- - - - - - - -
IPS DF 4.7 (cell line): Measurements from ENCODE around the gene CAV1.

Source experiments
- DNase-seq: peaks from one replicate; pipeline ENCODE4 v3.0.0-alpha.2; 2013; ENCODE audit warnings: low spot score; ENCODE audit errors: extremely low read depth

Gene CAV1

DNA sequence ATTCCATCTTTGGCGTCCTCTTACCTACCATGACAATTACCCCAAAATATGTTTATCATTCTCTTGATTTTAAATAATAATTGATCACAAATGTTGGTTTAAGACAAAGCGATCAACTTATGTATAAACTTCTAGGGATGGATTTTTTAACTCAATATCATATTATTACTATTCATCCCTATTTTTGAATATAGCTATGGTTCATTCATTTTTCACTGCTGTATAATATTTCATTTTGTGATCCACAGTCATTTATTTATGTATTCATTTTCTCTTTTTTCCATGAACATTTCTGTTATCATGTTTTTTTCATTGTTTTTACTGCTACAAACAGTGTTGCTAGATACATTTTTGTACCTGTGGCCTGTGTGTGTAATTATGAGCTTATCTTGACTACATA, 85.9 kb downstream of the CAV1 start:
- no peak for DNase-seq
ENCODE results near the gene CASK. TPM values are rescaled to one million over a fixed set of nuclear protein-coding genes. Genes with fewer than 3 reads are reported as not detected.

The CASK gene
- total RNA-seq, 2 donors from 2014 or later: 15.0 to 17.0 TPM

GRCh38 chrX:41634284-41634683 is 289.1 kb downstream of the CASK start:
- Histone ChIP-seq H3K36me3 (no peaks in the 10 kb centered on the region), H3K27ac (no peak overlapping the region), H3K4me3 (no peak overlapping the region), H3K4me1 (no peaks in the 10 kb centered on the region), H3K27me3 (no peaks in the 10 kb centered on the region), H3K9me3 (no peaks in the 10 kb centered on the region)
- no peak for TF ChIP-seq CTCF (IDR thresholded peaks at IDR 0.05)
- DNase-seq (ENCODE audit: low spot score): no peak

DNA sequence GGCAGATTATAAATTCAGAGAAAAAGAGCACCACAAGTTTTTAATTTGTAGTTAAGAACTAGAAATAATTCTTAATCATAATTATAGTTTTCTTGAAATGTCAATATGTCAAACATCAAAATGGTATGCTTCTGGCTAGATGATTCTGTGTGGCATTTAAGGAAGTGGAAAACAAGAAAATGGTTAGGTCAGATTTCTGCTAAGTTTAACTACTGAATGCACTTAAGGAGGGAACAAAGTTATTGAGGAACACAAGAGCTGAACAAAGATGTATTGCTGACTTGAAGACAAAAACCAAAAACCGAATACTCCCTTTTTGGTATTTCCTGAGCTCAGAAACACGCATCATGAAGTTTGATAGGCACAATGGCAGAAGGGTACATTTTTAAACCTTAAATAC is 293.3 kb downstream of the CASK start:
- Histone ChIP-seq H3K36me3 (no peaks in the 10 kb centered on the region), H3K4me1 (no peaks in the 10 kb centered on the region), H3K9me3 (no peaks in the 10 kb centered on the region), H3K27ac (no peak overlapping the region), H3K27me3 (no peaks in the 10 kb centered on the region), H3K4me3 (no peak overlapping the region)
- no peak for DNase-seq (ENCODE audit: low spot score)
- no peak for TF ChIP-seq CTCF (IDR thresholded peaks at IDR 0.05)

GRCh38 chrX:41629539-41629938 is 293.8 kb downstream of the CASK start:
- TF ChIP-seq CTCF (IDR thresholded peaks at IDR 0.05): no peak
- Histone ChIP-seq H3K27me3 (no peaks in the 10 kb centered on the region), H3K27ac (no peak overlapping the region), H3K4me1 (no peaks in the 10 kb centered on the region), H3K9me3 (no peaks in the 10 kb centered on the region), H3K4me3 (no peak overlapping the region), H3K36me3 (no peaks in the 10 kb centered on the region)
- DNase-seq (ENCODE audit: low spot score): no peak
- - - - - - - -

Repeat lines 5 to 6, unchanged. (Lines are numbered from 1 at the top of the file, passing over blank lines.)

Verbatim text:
DNA sequence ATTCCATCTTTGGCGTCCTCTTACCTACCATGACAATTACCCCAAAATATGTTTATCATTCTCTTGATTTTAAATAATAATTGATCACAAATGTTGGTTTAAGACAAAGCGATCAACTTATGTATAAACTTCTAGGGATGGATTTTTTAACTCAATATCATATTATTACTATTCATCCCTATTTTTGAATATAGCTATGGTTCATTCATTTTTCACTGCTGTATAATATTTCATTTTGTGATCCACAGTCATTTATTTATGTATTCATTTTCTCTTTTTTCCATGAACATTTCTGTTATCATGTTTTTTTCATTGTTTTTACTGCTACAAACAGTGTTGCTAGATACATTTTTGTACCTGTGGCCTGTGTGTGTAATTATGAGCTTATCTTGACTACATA, 85.9 kb downstream of the CAV1 start:
- no peak for DNase-seq